Self-drafted Coat


So, two things:

  1. I became a member of the Minerva Crafts Blogger Network! and
  2. My first project for them is a self-drafted black cashmere wool blend coat.

Read all about it on Minerva’s website here!:



Sorell Trousers

So, a couple of weeks ago I was happily and innocently flicking through my Instagram feed when I saw a really lovely pair of trousers posted by @rocco.sienna. Monika had made them from a gorgeous pink linen-look crepe and the pattern was the Sorell Trousers by Pauline Alice patterns. I think I had downloaded the pdf within about thirty seconds of seeing Monika’s pink trousers – and I knew just what fabric to use.

Before long, I had a great pair of work trousers to show for my efforts!


Pattern Review

Fabric: a medium weight wool from Sew Over It. It has a lovely herringbone weave and I had been eyeing it up for weeks, trying to decide whether it was ‘me’ or not and whether it would look good in person. By the time I decided to go for it, they were down to the last 1.5 meters. I ordered it, planning to make a pair of ‘cigarette pant’ trousers, and when it came I was kicking myself for not having ordered it sooner so I could have bought enough for a matching jacket. It is lovely. Lesson learned.

Sizing/Alterations: My measurements came up between a 38 and a 40 for the waist, and between a 36 and a 38 for the hips. Somehow I decided, based on the finished measurements, to make my initial toile a size 36.

As you can see, it was a touch on the tight side:

I decided that I needed to go with a size 38 waist, size 36 hip, and I also decided to grade down to a size 34 for the body of the leg, because although I like the idea of a wide leg trouser, I’m also wary of getting lost in too much fabric if they’re really really wide. Plus I somehow feel that for the office, less is more – and I was definitely thinking of work trousers with this pattern.

I also concluded, from the ‘smiley’ wrinkles at the crotch point that I needed a bit more length to it. I adjusted my pattern pieces with a slash and spread technique, inserting about half an inch to the front. On the back pattern piece I raised the centre back point and seam by about half an inch because it dipped somewhat the toile.

Instructions: The instructions were nice and clear, with the possible exception of the fly front construction. It’s more likely to be because it was my first time sewing one, but I found it quite tricky and got it completely wrong at first. Luckily Pauline Alice have a sew along on their site (gotta love a sew along!) which broke it down into greater detail, with lots of pictures.

Difficulty: On the whole I think trousers are usually a quick and simple project. These ones are slightly more complex because you also have lots of pockets, and the fly front. But these are more time consuming than difficult. If you haven’t sewn welt pockets before, it’s worth taking your time over that part, but the instructions made them nice and simple.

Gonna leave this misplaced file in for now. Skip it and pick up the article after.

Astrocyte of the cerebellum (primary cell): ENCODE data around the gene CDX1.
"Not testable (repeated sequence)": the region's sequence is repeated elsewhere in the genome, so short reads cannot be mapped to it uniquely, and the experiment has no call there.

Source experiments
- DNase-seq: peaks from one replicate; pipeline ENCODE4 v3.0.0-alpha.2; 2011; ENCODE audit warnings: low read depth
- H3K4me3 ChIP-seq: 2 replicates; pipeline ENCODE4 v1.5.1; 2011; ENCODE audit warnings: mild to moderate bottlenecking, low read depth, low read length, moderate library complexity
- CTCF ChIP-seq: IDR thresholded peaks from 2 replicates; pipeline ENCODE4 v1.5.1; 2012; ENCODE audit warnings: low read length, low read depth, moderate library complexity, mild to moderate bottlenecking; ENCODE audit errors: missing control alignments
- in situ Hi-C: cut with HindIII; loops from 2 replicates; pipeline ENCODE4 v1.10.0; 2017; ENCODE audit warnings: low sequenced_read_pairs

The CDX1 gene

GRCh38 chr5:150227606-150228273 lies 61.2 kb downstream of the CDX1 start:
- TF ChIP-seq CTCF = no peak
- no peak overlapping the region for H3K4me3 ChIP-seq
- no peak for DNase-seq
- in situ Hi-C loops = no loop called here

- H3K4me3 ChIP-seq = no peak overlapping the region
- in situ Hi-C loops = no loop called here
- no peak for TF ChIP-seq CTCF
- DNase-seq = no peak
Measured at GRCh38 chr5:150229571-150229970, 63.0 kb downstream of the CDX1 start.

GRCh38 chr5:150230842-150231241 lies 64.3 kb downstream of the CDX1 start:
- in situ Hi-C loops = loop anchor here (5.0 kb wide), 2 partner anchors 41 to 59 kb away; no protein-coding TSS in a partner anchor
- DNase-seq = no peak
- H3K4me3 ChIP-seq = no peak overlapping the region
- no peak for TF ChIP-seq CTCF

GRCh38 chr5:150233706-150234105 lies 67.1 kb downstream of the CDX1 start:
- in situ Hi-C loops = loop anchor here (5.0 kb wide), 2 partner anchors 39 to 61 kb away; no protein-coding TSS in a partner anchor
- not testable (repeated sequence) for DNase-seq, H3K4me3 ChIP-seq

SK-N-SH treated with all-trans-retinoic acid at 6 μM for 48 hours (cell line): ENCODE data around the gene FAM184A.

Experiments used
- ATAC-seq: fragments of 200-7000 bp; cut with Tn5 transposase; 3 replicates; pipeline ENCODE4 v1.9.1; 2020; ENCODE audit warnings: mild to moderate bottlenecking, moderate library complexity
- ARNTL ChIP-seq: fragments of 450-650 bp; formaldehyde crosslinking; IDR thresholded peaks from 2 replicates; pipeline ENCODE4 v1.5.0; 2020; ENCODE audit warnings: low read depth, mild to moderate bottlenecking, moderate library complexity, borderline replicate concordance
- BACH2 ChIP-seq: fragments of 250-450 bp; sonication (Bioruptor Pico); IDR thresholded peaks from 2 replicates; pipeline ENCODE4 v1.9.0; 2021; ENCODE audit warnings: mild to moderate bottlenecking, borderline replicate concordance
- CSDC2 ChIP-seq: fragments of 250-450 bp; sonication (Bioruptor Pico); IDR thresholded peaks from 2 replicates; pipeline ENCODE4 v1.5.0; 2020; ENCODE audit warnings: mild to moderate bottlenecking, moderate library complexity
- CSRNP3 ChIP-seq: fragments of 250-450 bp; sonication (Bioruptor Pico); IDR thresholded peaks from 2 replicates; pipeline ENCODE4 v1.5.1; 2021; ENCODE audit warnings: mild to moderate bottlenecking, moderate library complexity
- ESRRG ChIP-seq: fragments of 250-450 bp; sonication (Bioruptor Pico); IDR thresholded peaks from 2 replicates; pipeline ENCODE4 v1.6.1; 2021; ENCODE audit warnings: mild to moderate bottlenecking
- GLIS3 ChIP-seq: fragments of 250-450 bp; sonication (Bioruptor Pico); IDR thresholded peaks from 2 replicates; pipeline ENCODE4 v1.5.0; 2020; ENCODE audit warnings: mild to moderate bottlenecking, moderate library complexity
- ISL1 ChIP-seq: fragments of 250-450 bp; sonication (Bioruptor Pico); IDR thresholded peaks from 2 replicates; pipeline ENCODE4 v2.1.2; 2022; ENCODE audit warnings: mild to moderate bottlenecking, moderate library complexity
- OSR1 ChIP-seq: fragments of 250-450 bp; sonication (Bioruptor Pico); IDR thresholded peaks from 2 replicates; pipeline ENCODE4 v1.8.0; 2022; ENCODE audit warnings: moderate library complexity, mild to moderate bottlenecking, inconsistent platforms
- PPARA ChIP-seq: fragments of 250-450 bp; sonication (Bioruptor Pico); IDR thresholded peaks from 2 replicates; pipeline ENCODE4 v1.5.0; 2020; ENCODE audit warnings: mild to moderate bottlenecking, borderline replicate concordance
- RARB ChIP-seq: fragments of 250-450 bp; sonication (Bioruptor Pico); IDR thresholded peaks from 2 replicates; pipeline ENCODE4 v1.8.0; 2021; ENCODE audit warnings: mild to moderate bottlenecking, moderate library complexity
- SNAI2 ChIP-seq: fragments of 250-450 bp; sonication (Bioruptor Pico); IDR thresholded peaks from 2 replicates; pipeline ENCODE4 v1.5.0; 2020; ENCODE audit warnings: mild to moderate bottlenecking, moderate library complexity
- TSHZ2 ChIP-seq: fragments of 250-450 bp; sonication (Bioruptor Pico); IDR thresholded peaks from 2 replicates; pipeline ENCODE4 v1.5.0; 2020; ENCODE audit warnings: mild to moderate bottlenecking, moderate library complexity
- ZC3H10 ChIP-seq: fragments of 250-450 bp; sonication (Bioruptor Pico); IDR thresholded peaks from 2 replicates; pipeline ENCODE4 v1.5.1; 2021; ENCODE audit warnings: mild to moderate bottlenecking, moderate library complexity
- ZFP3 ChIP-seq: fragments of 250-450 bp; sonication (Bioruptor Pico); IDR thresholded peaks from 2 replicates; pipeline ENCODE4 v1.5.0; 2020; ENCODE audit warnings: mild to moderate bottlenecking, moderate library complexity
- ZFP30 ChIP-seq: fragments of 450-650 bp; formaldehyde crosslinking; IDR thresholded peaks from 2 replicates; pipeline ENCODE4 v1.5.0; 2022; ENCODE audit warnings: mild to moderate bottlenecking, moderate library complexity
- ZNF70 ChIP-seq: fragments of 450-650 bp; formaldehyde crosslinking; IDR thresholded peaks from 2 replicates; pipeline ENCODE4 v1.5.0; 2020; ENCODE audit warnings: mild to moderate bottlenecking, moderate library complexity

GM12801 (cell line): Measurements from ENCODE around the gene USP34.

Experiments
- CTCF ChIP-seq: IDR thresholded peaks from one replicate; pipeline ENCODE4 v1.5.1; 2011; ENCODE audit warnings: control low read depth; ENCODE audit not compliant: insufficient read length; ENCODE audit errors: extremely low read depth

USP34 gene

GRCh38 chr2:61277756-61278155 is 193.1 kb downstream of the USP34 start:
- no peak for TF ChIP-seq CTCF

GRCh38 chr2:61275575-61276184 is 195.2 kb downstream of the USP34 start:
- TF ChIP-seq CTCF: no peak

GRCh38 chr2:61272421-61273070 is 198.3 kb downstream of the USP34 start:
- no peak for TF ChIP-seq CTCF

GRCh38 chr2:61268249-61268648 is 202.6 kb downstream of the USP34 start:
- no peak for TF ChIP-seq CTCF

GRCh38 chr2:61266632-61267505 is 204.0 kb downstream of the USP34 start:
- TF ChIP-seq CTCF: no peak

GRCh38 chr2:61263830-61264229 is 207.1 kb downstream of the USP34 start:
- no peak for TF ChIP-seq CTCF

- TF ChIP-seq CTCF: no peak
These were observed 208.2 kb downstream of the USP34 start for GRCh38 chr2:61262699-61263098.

Would I recommend, or sew it again?: I don’t even know why I still have this question on my template as the answer is always yes! This one will be in the next few weeks though, as I can’t wait for a black pair. My sister’s also requested a pair so we’ll see if that gets done soon too!

Spring skirt

Well! Boy, I have been remiss! Has it been THAT long since I posted?! Eek.

It has been a whirlwind few months and I’ve missed posting my makes here! If you’re with me on Instagram though, hopefully you’ll have seen some of what I’ve been up to. I have been practising the art of self-drafting. It’s kind of addictive 🙂

One of my favourite recent makes is this pastel pink pencil skirt – not at all a colour I would usually wear – especially as a skirt – but something about the fabric caught my eye and made me try it. And, of course, I love it. Love it!

It’s fully lined, with the lining attached to the skirt vent but otherwise hanging free at the base. In the picture below I still had a little bit of hand stitching to do at the bottom of the vent, but you get the gist!


My favourite part was, after much research, and some practice attempts on miniature pieces, drafting the vent and lining and finding that everything came together perfectly first time! The trick is to have separate lining pieces for the left and right of the skirt, so that one piece is lined all the way down the vent edge, and the other piece sort of has a cutaway for the vent, as in the picture below. And be as accurate as possible with your stitching lines! I drew mine on before assembling the skirt:


You’ll end up with the vent looking something like this from the inside:


Another nice feature is the zip shield – no more catching my blouses in the zip teeth when zipping up the skirt! This is another feature that’s surprisingly easy to draft and sew, once you’ve done it once.


Lastly, I threw caution to the wind and put some side slant pockets on this baby. I know, I know – pockets?! On a fitted pencil skirt?! But it’ll ruin the lines of the skirt! Well, whaddya know? Turned out to be just fine. And they’re nice, comfy pockets – win!


The fabric is a really lovely stretch cotton from Sew Over It. It’s got an embossed pattern you can hopefully see in these pictures, and a really nice weight. With an acetate lining, this skirt feels really luxurious, and has been a big hit at work!

– Michelle –